12. Hi Hema, this has a lovely color you know — that alone should help cure what ails you :) Glad to hear baby’s doing alright. I know it’s hard when you’re giving meds to little ones…

    Regarding your thippili question, I found something here that might help? Scroll down to Piper Longum and look under Tamil. I don’t whether that is what you’re looking for.

    So nice to have you back blogging :)

    Comment by outofthegarden — July 12, 2007 @ 8:23 pm

  13. Even I resort to home remedies many times.The one which starts with ‘A’I have it with me, they call it pipli here for cold cough medicine.Nice rasam Hema. Wish I knew the one starting with ‘K’.If ever you come to know please update, I would like to make the rasam. ‘kandathippli is sweet to taste?

    Comment by archana — July 12, 2007 @ 11:43 pm

  14. Invariably the home made remedies work for me!!! :)

    Well, the drugs (medicines) are forever in their discovery stages and hence once a newer version is discovered, the older one becomes less useful. But its actually our body getting so used to the older one that it doesnt show its effects. :) So thats the doc speaking ;)

    This is bookmarked and kept…

    Comment by Coffee — July 13, 2007 @ 1:24 am

  15. Hema! Welldone girl! In my recent post for “sura meen kuzhambu” my mom wanted me to add the arisithipili which I was reluctant to do. But u’re great recipe (which I had it at home) inspires me to post a series of such in my blog! thanks dear!

    Comment by Nirmala Jegadheesan — July 13, 2007 @ 2:35 am

  16. Thats some information girl….and I think now i gotta start collecting info about such herbs…thanks for sharing the information

    Comment by bhags — July 13, 2007 @ 3:07 pm

  17. Hi Hema,
    Its true , home remedies are good though they work a bit slow ..
    My daughter used to have wheezing problem and my made a powder with sukku,thippili,milagu,athharaiand more thing which i dont remember…
    I mixed this powder with honey and gave her once in a week , snd the result was good. slowly the wheezing reduced..
    I hope ur baby gets well soon too.

    Comment by prema — July 15, 2007 @ 10:03 am

  18. That was a good one..amazing how we go back to basics but after taking the convoluted path of course.

    Comment by sandeepa — July 15, 2007 @ 12:44 pm

  19. this is more called as kashaya in my home. hipilli and sukku work great as it is even for colds… its truly soothing and comforting…

    Comment by roopa — July 15, 2007 @ 10:44 pm

  20. @Sharmi,
    Is that Angaya podi or Ashtachoornam? I have to get these recipes from grandma.

    @Richa
    It sure is.

    @Kanchana,
    Yes, these traditional herbs are very effective and I hope to get more of these listed on here. Glad you liked it.

    @Linda,
    Thanks for the link! it is great. I have to go through it with some time in hand. The Piper Longum is Arisithippili (the image down below) It is wrongly listed as Kandathippili in a lot of places online (Compare the images with mine). Anyway, thanks a lot for the informative link and for taking time to find it.

    @Archana,
    yes pipili is used in a lot of cuisines including France! I will update you on Kandathippili when I get hold of more info. It is not sweet at all. The rasam tastes somewhatlike milagu seera (pepper-jeera) rasam, if you have had that before.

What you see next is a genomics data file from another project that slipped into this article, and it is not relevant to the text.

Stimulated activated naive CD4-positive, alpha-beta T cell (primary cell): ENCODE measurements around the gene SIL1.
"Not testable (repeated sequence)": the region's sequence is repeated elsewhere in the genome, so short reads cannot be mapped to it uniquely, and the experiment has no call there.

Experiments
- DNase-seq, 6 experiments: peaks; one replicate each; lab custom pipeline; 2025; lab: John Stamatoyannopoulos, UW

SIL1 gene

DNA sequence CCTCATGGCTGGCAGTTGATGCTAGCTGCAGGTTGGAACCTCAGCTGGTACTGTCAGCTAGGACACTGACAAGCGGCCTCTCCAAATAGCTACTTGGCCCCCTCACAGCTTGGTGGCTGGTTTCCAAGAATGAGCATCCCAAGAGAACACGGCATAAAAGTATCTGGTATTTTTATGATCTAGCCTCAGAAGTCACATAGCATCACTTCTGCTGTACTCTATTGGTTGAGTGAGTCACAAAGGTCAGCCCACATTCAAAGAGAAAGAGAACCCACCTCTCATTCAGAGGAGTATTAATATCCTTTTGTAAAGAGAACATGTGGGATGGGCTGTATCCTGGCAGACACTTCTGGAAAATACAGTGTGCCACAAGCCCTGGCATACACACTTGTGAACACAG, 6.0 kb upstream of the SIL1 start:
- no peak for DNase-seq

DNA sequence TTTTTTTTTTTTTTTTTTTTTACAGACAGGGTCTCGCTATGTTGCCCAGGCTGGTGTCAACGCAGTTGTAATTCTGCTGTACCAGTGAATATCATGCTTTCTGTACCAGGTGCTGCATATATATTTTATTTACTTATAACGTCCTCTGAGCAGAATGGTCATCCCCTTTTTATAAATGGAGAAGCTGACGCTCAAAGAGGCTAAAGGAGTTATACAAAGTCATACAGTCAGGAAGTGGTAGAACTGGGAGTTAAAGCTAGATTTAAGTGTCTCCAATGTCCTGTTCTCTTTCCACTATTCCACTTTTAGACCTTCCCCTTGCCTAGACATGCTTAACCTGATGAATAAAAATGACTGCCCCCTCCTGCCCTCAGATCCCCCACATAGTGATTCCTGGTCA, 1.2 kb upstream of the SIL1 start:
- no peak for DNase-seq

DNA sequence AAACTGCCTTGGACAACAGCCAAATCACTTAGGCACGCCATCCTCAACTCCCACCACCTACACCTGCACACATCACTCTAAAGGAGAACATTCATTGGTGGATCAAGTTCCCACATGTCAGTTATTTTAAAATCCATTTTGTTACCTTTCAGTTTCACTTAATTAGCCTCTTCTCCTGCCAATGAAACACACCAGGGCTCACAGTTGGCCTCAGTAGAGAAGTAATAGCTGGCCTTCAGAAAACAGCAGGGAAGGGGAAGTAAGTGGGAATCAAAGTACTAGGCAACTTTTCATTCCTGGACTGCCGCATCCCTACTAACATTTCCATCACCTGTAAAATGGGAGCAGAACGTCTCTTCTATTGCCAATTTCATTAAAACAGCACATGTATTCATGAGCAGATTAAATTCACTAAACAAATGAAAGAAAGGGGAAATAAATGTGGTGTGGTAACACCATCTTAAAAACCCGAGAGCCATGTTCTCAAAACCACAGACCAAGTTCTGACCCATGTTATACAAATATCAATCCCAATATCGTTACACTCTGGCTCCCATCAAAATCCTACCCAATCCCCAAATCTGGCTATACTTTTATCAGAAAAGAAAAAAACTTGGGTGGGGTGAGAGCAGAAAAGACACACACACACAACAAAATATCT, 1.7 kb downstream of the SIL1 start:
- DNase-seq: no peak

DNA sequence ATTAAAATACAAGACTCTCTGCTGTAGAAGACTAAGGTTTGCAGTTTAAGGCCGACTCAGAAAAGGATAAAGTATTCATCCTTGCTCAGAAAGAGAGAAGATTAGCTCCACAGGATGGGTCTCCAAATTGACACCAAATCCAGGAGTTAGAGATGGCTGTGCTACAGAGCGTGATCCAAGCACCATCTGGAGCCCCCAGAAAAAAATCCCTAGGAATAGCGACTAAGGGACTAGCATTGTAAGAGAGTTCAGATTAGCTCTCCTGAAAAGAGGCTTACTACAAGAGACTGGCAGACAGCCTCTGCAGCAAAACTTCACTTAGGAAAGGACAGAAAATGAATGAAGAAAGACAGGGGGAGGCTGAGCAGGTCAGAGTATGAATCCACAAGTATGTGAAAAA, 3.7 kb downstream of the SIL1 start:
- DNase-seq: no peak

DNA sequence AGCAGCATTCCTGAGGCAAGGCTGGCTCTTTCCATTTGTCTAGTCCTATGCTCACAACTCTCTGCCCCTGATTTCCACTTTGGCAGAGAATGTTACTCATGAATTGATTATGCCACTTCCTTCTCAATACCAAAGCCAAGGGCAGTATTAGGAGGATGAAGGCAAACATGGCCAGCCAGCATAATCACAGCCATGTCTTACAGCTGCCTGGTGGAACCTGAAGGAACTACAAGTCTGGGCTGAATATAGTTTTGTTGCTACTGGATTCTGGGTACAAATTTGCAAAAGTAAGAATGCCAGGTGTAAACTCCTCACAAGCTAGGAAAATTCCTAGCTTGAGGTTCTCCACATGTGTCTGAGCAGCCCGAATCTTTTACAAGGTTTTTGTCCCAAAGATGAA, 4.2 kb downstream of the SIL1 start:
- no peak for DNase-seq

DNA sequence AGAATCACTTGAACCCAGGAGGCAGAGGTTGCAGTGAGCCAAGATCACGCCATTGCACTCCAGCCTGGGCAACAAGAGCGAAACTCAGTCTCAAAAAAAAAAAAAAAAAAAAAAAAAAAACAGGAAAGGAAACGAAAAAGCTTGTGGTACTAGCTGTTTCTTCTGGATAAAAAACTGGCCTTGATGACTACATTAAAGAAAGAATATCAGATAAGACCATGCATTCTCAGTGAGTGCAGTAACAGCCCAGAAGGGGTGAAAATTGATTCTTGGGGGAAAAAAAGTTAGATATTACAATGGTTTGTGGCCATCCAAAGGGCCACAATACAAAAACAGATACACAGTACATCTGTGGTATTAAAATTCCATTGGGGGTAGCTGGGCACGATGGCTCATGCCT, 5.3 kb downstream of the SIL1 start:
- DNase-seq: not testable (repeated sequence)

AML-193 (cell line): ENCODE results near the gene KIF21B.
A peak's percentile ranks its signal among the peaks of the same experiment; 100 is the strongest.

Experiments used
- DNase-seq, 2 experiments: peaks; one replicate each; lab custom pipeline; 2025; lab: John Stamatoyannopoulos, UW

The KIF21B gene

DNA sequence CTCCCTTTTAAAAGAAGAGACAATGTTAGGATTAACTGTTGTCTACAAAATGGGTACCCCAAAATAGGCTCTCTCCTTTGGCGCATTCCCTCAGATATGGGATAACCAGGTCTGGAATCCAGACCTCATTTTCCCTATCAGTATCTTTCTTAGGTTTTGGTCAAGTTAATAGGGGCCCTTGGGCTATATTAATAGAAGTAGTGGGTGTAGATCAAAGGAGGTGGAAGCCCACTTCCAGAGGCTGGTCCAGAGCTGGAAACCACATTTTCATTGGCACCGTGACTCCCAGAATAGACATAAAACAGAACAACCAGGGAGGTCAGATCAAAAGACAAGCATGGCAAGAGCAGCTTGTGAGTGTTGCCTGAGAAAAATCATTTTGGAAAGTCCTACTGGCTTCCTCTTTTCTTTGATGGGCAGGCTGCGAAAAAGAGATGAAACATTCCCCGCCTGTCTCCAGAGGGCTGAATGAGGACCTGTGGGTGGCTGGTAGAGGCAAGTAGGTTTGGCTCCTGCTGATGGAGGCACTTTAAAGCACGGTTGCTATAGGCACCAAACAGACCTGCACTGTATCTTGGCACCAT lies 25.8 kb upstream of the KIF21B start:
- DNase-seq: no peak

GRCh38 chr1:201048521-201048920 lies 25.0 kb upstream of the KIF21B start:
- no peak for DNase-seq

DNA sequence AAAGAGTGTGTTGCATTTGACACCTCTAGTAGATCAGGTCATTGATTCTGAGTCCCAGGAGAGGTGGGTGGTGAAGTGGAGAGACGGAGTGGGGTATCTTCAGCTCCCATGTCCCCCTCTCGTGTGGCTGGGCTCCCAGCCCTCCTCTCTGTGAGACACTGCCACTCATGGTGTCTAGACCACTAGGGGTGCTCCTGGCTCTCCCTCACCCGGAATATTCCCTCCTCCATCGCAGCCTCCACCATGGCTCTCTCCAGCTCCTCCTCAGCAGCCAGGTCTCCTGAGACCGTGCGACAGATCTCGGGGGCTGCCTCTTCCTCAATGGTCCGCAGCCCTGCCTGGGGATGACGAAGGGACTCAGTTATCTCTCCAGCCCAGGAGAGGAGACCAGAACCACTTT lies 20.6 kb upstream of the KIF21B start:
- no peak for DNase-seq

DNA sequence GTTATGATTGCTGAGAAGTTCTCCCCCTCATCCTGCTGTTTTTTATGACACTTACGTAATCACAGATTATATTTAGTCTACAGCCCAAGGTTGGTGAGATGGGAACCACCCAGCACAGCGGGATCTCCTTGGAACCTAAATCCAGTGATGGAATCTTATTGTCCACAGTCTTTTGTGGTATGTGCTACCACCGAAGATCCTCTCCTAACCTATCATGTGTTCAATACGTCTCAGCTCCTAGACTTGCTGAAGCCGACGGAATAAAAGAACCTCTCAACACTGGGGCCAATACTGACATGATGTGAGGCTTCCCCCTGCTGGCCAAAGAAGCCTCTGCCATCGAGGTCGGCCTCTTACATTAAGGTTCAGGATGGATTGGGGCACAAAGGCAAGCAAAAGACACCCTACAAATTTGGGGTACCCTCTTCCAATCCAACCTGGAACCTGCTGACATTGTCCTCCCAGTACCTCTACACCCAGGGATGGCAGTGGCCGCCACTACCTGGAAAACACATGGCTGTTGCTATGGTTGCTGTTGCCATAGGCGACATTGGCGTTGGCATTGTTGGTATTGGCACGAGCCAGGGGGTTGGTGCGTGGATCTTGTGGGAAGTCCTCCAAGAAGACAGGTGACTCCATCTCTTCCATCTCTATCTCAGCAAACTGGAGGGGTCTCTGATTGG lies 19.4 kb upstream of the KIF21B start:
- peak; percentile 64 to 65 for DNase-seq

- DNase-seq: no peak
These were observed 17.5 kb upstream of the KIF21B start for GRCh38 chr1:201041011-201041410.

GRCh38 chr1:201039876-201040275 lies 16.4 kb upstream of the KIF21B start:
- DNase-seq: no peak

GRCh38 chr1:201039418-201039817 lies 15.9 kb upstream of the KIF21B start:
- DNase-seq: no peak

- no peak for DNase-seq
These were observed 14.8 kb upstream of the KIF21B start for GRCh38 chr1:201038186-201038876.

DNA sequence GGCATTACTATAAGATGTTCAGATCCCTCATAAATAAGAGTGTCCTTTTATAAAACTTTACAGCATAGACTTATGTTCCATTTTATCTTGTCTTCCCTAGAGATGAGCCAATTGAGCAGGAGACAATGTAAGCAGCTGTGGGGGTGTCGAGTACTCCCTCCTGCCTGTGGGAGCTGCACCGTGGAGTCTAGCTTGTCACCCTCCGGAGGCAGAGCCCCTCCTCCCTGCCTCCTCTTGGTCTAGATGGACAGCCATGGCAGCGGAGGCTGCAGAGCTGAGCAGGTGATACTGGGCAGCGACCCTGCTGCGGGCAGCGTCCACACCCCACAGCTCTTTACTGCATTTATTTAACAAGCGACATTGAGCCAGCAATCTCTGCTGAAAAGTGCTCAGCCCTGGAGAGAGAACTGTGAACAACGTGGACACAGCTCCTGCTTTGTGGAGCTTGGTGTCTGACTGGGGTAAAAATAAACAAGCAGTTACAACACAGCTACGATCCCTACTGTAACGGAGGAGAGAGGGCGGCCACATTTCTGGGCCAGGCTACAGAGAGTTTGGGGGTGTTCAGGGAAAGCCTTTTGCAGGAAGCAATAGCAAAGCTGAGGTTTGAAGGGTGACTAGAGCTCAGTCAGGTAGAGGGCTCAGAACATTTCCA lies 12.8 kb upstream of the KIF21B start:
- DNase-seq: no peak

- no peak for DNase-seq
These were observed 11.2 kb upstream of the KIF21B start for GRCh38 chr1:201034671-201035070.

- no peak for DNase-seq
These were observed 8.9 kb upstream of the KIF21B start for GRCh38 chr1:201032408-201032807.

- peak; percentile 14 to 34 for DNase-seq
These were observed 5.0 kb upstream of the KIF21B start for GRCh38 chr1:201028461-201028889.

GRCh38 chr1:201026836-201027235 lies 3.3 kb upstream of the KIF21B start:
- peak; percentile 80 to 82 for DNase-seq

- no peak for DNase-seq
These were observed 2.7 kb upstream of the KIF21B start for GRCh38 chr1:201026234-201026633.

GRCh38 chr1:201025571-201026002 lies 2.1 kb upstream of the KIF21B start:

@Coffee
    Yes home remedies are for keeps

    @Nirmala
    Please d post such recipes. These are very unique and need to be documented before they are lost forever…and do heed your mother’s advise on Arisithippili. You will not be dissapointed a bit:)

    @Bhags
    Thanks and I wiuld love more info on such herbs

    @Prema
    I remember such a powder that grandma made. Not sure whet it was for. Slow but sure cure.

    @Sandeepa
    Yes, its so true, is’nt it?

    @Roopa
    It is very soothing for cold and sore thoat as well. We mix it with rice and ghee and eat it as rasam. I love drinking it as such too.

    Comment by hema — July 17, 2007 @ 9:10 am

  21. Hi Hema,
    I make this rasam once in a month. In our house we all like this rasam.

    Comment by Menu Today — July 18, 2007 @ 5:16 am

  22. we indians have been neglecting such home remedies and depend on antibiotics. but ultimately its some granny’s remedies which comes to our rescue. thanks for the info hema.

    Comment by sia — July 18, 2007 @ 10:24 am

  23. @MT
    I make it just as frequently. Good to see you.

    @sia
    Yes, its time we revive them for our next generation before they are lost.

    Comment by Hema — July 18, 2007 @ 10:56 am

  24. you have a great blog here. excellent variety and info. first time here – but actually came through our blogroll (seems like b has been here before). –jai

    Comment by jai — July 20, 2007 @ 1:59 am

  25. Nice writing about herbs spices and roots. Great recipe of Rasam.:)

    Comment by kajal — July 25, 2007 @ 7:38 am

  26. @Jai
    Welcome and yes, bee’s been here before. Thanks!

    @kajal
    Thank you!

    Comment by Hema — July 26, 2007 @ 12:00 pm

  27. I am newbie to your website, great recipes. thanks for memories of wonderful aromas of herbs and roots from home. Any luck finding English name of Kandathippili? I am going to ask amma to send me some. thanks again for the recipe.

    Comment by VnV — July 27, 2007 @ 12:03 pm

  28. Dear hema,
    The link below has all the ayurvedic medicine’s names, in two or three languages.
    More later. bye.
    latha.

    ://www.astrojyoti.com/ayurvedaherbs3.htm

    Comment by lathanarasimhan — August 15, 2007 @ 11:47 am

  29. Wow! I can’t believe that I found a recipe for Kandathipilli rasam online. Usually I turn to Meenakshi Ammal for traditional recipes like these. Gives me the urge to make this as soon as I find kandathipli.
    My first time here – love your blog!

    Comment by Sangeetha — February 4, 2008 @ 10:52 pm

  30. Kandathippili is the root (moola) of the long pepper (arisi thippili)plant. It is generally referred to as ‘long pepper root’.

    Comment by Gopalakrishna — February 26, 2009 @ 4:50 pm